Aside: Bonus content

by artrald



Emma Johnston. 6. Baptised. Eighteen minor episodes of violence. Four incidents of disrespect. Minor covetousness. All accounted for and repented. Check.
Byoba Zungu. 5. Baptised. Mostly inoffensive record, couple of misdemeanours primarily due to overactive imagination. One incident of disrespect – the man looked down from the pallid corpse-light of the screen for a moment, ran a weatherbeaten hand through his greying hair – one incident of disrespect unrepentant, judgement call: disrespect provoked, incident sub-threshold. Check.
James Hale, 6. Baptised. Two hundred sixty episodes of –

“Nick? Hello in there?”

He looked around. “H-mm.”

“Lunchtime, Rudi and Don and I were headed down the pub. You coming?”

“I’m good.” He patted a silver-wrapped package hiding among the desk toys, paperwork, stationery and general kipple of the faux-mahogany desk.

“How’s it coming, anyway?” The redhead peeking around the door stole a look at his work. The windows and databases and logos on the right-hand screen meant nothing to her, but the Word document taking up the left-hand one, one particular line highlighted in ghastly green, was an item with which everyone at the office was very familiar.

“Eh, not too bad.” The man shifted; his office chair creaked slightly. “It looks like this is a relatively good year. Only three typographical errors in as many days” – he glanced at the left-hand screen – “although I think I might just be about to pick up a mis-assignment.”

“Damn, really? Tell me more.” She insinuated herself into the office.

Nick pressed a couple of keys, did something with the mouse, entered a password and a file came up on the right-hand screen. “Fraid so. File reads like a hardened criminal’s rap sheet. Over two hundred IoVs, six with genuine intent, three counts of GBH, although absent the subsidiaries you’d expect. No recorded repentances. Why the hell this guy’s on the list -”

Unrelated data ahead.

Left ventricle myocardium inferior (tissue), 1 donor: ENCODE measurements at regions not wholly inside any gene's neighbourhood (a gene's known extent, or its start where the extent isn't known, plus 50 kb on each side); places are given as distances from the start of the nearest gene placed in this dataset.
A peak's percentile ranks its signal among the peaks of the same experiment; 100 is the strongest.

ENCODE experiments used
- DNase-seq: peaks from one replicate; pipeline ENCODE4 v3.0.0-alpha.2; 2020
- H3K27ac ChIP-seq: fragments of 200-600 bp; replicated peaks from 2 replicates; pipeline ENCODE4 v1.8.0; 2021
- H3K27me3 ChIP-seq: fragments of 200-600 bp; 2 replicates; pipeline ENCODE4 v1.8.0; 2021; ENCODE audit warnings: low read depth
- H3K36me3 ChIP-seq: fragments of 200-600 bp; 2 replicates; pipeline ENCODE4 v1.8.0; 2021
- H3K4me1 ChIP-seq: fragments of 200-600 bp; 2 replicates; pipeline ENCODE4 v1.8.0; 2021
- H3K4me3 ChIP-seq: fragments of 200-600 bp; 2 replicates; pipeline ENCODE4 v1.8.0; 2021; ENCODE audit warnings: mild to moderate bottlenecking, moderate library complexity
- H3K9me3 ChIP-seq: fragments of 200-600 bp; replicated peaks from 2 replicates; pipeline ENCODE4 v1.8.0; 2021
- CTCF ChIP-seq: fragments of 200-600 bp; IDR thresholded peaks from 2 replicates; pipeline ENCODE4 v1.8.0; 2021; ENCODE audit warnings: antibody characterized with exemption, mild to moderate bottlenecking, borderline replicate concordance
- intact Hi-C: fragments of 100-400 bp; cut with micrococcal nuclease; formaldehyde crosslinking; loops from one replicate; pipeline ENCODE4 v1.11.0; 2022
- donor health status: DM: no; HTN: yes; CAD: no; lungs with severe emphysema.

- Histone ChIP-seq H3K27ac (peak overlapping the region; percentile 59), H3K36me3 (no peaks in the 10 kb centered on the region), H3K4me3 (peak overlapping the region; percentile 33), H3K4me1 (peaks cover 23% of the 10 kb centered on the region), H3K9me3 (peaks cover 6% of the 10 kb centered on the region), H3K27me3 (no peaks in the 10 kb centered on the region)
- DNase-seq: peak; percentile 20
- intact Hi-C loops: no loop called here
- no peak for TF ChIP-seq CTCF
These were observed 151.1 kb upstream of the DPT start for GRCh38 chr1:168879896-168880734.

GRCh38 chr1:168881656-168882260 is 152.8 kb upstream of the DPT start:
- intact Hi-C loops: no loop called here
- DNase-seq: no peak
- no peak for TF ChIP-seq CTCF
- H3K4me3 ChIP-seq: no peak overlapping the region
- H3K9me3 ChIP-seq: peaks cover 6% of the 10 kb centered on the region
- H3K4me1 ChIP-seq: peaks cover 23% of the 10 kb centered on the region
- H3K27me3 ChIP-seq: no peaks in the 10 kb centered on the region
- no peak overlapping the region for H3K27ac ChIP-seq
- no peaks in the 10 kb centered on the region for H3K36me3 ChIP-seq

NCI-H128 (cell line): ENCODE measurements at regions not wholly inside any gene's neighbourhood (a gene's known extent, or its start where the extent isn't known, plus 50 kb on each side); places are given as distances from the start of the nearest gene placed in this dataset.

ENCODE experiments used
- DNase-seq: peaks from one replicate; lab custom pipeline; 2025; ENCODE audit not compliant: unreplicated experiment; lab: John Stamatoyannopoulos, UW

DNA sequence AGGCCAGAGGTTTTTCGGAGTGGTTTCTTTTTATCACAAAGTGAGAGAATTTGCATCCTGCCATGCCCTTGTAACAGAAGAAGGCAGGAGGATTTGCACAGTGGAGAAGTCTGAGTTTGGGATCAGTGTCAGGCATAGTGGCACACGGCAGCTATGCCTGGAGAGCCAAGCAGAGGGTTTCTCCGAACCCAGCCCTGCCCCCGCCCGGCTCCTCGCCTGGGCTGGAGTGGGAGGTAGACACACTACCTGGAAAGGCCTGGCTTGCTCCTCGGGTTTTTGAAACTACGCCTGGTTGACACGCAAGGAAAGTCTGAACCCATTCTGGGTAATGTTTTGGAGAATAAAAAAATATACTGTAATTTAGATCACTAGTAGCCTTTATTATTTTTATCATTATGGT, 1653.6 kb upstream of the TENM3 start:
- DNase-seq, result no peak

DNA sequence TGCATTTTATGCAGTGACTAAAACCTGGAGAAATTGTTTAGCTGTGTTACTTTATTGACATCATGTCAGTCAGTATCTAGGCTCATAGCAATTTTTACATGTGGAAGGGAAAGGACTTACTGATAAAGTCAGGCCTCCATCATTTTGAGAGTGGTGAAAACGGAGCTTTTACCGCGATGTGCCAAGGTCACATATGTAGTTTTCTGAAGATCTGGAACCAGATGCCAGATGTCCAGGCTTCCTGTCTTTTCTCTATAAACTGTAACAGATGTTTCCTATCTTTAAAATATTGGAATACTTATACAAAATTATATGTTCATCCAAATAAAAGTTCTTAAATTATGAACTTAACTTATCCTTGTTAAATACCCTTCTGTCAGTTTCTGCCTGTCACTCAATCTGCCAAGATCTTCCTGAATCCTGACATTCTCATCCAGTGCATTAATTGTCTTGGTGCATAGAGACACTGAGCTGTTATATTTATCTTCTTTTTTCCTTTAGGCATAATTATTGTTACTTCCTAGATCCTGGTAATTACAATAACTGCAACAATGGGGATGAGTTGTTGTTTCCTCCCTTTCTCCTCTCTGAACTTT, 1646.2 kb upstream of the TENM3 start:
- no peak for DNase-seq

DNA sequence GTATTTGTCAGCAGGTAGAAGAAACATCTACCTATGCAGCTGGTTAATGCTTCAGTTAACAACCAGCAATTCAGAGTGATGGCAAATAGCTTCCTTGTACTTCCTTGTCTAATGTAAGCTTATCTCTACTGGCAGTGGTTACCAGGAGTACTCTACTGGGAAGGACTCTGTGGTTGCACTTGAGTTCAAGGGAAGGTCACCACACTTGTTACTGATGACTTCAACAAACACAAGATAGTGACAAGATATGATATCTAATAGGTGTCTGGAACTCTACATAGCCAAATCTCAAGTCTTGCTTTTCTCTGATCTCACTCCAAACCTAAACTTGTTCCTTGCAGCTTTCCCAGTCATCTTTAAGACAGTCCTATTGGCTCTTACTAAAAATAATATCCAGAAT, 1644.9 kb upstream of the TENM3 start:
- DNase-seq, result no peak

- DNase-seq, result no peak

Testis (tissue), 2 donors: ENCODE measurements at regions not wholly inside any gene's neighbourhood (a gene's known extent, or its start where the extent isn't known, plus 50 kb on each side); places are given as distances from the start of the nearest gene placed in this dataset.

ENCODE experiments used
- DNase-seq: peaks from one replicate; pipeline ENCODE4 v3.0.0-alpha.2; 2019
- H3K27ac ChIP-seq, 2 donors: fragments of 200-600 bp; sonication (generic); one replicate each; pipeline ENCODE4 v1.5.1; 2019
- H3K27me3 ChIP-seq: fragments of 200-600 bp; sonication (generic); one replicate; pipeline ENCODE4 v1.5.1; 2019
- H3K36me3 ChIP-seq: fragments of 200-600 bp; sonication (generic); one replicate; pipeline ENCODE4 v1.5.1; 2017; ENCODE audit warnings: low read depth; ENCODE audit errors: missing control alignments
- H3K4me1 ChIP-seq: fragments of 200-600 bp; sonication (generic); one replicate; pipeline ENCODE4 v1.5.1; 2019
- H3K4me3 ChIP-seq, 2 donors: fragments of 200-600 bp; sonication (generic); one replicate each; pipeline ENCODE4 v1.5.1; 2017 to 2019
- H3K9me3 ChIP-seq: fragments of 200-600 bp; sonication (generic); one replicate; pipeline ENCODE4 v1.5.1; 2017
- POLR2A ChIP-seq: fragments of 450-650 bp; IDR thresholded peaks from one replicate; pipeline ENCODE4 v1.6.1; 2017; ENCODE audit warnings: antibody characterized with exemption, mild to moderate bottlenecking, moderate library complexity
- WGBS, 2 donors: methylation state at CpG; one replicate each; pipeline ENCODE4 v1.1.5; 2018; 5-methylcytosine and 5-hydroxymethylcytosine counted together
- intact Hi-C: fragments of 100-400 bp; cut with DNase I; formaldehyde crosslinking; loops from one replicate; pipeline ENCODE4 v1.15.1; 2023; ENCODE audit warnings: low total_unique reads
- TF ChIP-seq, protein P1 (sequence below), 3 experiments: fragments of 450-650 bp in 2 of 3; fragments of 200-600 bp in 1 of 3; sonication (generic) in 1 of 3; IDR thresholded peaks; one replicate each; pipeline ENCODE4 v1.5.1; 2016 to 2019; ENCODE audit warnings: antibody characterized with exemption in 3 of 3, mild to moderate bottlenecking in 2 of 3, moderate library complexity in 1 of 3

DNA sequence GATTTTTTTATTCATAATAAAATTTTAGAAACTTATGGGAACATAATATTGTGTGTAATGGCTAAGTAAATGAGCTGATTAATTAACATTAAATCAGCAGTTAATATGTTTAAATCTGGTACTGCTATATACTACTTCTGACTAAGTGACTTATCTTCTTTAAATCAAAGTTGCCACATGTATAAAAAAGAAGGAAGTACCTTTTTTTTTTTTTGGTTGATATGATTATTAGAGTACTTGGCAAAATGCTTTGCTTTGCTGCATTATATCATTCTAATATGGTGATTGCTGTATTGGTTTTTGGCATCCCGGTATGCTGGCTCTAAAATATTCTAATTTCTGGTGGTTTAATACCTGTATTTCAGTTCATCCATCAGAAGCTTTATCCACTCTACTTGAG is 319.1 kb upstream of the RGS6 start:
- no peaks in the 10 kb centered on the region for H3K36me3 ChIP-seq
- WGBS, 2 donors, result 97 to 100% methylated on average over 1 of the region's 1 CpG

She saw the name. “James Hale? There’s an appeal on that file, isn’t there? I think I remember putting Sandra on it.”

Nick moused over to ATTACHED DOCUMENTS; sure enough, there was the file. Paperwork served and filed, appeal by injured party, no charges. He opened the scan, a computer-enhanced picture of a fire-blackened note written on pink writing paper in yellow crayon. A slight noise of satisfaction escaped him: ten years ago this would have had to have been done by a craftsman with an eyeglass and a pantograph.

Dear SATAN I hope you are Wel. For Christmas I want [INFORMATION REDACTED TO PREVENT CROSS-CONTAMINATION – SANDRA]. Pleas do not say my Broter is norty he does not Neam It and he would onyl Eat the lump of cole. Love Nova. [Crossreferenced. Novangeline Hale, 6, NICE LIST] Novangeline. Who the hell calls their child Novangeline.

Nick swore. “Judgement call, no previous review. Missed the bugger on my last pass. Sorry, Jessie, this’ll take hours and I’d better get on. D’you mind letting Rudy know?”

“The list will still be there after lunch, Santa -”

He spun his chair to face her. “Jessie. If I’ve told you once, I’ve told you a thousand times -”

“-We don’t speak dead languages in this office,” she chorused. “Sorry. Offer stands, Nick. You should get out more.”

“This isn’t just about professionalism, Jessie. We owe it to them to get this right and you know that as well as I do. It’s why we implemented continuous-improvement, it’s why I fought tooth and nail to keep that double pass on the proofs, it’s why this organisation is a three-sixty-five day commitment. We are working with and for some of the most vulnerable members of-”

“-Okay. Okay. I get it. I was just trying. See you later.” She closed the door on her way out, muttering. “If he doesn’t let up, he’ll be on his way to a heart attack.”